The promise made by successive UK governments to poor and destitute British children taken from their families and sent thousands of miles away to Britain’s colonies in the last century was simple: they would have a better life.
Tens of thousands of youngsters were “emigrated” in this way, arriving at “farm schools” and other institutions run by colonial governments, charities and religious institutions, lured by the promise of “education and opportunity”.
The reality was drastically different: many suffered terrifying emotional, physical and sexual abuse, and were forced to live in overcrowded conditions and exist on meagre rations. It was an experience that would damage many of them irreparably, and a scandal that would not fully be acknowledged until this century.
The Fairbridge Society was one of the most prominent operators of the UK child migration programmes. It was set up in 1909, and was an enthusiastic – and well-connected – promoter of the schemes, which it believed would save youngsters from the corruptions of domestic poverty while restocking the empire’s white populations.
Its early supporters included the then Prince of Wales – later King Edward VIII – who donated £1,000 to Fairbridge in 1934, declaring: “This is not charity. It is an imperial investment.” Princess Elizabeth, later Queen Elizabeth II, donated £2,000 of her wedding gift to Fairbridge in 1948.
Reports of abuse and maltreatment at Fairbridge and other homes and schools for migrant children began to emerge after the second world war. The UK Home Office attempted to blacklist some of the schools in the mid-1950s, but its plans were sidelined after lobbying by powerful individuals, including HRH the Duke of Gloucester, at the time the president of the society.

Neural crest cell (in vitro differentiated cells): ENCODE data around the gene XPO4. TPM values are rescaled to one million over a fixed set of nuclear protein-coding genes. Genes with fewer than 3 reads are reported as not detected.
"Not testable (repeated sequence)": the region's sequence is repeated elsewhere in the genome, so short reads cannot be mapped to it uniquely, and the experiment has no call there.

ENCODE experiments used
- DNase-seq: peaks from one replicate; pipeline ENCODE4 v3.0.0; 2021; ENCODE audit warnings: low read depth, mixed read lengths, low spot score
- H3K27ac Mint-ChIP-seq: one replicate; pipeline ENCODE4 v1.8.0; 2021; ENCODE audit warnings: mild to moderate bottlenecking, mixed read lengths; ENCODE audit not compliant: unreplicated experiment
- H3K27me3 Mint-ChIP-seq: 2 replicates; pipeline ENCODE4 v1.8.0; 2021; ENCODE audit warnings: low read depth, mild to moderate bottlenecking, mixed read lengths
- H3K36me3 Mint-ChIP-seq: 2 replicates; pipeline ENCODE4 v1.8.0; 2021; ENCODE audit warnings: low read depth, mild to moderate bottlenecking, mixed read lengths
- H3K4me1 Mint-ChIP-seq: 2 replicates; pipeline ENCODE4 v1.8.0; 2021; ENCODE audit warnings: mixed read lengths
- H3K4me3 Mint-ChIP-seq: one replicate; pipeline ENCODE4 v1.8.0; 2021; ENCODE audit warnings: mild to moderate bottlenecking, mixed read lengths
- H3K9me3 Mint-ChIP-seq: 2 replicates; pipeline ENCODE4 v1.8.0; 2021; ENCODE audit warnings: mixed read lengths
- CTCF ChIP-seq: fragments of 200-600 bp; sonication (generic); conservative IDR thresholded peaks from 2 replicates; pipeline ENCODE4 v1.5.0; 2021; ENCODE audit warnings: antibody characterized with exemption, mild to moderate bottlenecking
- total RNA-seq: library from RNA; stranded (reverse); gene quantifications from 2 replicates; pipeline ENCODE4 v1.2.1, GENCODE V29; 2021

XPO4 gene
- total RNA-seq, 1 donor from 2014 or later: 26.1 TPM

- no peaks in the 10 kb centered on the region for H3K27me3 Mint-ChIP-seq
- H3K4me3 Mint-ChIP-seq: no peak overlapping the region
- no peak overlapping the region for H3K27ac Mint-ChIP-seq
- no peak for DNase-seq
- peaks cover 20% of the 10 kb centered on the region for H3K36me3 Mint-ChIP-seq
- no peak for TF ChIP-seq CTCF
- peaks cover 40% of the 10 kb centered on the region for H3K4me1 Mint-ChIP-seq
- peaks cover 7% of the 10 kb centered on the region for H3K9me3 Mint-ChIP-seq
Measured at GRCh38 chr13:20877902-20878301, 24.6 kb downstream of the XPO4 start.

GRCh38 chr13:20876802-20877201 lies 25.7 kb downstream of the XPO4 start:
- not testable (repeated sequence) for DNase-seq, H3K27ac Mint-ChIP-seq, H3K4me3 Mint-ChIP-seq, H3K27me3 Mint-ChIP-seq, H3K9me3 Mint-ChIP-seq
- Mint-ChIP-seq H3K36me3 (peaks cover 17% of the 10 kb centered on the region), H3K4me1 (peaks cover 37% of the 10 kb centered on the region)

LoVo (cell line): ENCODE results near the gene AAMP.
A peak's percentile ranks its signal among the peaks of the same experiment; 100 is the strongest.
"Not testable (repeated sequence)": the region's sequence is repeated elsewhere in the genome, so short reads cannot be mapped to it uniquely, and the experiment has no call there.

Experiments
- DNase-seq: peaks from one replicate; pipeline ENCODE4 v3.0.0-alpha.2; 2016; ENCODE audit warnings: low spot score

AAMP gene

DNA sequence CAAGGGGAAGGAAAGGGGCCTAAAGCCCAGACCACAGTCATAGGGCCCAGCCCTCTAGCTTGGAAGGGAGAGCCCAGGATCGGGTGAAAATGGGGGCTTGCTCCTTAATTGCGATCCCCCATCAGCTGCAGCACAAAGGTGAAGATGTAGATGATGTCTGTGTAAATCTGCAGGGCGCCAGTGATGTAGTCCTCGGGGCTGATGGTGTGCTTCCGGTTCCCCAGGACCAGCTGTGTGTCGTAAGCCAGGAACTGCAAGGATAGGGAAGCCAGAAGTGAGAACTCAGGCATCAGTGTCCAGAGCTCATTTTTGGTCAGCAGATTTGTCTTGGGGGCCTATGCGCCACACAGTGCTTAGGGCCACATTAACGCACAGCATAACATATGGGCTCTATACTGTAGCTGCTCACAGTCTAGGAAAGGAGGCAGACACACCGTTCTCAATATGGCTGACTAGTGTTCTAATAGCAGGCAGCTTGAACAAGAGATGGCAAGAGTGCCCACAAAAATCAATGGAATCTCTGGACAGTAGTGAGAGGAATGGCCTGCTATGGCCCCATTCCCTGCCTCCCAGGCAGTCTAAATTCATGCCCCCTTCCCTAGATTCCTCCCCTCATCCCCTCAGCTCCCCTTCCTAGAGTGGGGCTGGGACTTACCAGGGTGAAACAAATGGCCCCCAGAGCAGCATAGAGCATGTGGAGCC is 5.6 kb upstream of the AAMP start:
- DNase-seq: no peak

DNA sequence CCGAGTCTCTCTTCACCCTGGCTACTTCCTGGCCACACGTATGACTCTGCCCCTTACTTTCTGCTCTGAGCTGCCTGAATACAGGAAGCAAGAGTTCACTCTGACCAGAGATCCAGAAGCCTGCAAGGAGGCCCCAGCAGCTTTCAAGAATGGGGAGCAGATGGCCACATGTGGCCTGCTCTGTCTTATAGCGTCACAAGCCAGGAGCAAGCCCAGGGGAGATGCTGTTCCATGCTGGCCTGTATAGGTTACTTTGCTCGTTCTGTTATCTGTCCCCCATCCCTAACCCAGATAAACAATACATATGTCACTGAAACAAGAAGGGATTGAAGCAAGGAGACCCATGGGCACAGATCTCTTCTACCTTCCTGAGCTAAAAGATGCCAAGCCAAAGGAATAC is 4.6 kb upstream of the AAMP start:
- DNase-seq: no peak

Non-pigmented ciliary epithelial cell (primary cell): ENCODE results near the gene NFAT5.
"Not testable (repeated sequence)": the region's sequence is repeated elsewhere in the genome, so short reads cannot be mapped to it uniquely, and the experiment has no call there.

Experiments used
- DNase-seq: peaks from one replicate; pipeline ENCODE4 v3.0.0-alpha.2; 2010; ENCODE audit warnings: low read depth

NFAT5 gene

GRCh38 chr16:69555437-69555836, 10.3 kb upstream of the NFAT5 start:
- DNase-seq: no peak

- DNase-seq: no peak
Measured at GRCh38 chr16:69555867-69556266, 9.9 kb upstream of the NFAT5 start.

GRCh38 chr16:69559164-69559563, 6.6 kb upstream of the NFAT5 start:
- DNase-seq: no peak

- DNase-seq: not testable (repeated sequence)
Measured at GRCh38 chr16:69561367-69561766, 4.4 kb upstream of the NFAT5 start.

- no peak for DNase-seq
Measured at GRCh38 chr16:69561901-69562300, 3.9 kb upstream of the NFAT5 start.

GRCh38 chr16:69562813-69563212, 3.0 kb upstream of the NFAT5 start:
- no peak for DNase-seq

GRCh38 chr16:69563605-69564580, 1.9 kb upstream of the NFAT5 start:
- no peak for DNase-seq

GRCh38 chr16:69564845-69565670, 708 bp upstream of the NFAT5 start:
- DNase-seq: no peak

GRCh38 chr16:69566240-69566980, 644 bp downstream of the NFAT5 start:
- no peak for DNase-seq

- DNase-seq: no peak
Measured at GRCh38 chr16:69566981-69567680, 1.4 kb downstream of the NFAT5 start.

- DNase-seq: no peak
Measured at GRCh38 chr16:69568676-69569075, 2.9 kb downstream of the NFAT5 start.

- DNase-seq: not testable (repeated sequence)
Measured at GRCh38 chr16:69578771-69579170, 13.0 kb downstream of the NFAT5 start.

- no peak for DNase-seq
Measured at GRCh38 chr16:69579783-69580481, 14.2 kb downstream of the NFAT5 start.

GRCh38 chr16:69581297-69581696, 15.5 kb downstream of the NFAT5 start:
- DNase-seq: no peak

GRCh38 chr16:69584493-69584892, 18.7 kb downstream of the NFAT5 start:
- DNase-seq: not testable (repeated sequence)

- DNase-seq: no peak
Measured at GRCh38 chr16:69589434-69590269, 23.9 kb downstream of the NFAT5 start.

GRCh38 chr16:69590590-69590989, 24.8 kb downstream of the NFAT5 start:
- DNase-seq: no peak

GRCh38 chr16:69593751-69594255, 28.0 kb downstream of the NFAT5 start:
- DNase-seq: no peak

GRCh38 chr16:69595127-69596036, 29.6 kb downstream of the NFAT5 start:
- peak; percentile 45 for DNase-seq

The child migrant schemes gradually fell out of favour, though some operated until as late as 1980. A child migrant, David Hill – who was sent to Fairbridge farm school in New South Wales, Australia, in 1959 – published a book, The Forgotten Children, in 2007, in which he interviewed many of his fellow survivors.
Hill, a former head of the Australian Broadcasting Corporation, told the Guardian in 2016: “I was illegally treated and subject to public floggings … But I wasn’t sexually abused like so many others were. That abuse was terrible and it would break your heart. Little girls and boys as young as five and six being abused regularly, and they are irreparably damaged.”
By 2017, when the former British prime minister Gordon Brown described child migrant schemes to the UK’s independent inquiry on child sexual abuse as “government-induced trafficking”, the full scale of the scandal was widely known, and many victims had managed to secure compensation from states and national governments.
Many survivors of the schemes are now elderly and in poor health, and the latest episode of their struggle for redress and justice – this time with the Prince’s Trust, which merged with Fairbridge in 2012 – may well be one of their final campaigning acts.